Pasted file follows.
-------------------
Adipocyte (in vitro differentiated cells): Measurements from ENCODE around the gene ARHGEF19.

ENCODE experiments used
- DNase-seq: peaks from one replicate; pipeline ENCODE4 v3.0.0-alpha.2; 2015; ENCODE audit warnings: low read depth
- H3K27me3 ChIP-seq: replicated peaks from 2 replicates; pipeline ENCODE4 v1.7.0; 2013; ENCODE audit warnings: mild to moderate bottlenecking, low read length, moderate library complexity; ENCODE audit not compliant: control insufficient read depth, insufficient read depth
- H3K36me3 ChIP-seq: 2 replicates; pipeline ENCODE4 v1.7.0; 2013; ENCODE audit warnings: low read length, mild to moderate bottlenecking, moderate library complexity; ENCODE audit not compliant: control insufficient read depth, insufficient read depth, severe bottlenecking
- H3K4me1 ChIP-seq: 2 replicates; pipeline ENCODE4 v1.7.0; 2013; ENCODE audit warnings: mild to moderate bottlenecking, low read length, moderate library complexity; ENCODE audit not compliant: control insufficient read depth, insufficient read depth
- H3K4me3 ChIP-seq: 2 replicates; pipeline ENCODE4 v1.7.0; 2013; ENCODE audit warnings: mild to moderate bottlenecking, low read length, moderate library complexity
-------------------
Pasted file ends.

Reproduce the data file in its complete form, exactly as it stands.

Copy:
Adipocyte (in vitro differentiated cells): Measurements from ENCODE around the gene ARHGEF19.

ENCODE experiments used
- DNase-seq: peaks from one replicate; pipeline ENCODE4 v3.0.0-alpha.2; 2015; ENCODE audit warnings: low read depth
- H3K27me3 ChIP-seq: replicated peaks from 2 replicates; pipeline ENCODE4 v1.7.0; 2013; ENCODE audit warnings: mild to moderate bottlenecking, low read length, moderate library complexity; ENCODE audit not compliant: control insufficient read depth, insufficient read depth
- H3K36me3 ChIP-seq: 2 replicates; pipeline ENCODE4 v1.7.0; 2013; ENCODE audit warnings: low read length, mild to moderate bottlenecking, moderate library complexity; ENCODE audit not compliant: control insufficient read depth, insufficient read depth, severe bottlenecking
- H3K4me1 ChIP-seq: 2 replicates; pipeline ENCODE4 v1.7.0; 2013; ENCODE audit warnings: mild to moderate bottlenecking, low read length, moderate library complexity; ENCODE audit not compliant: control insufficient read depth, insufficient read depth
- H3K4me3 ChIP-seq: 2 replicates; pipeline ENCODE4 v1.7.0; 2013; ENCODE audit warnings: mild to moderate bottlenecking, low read length, moderate library complexity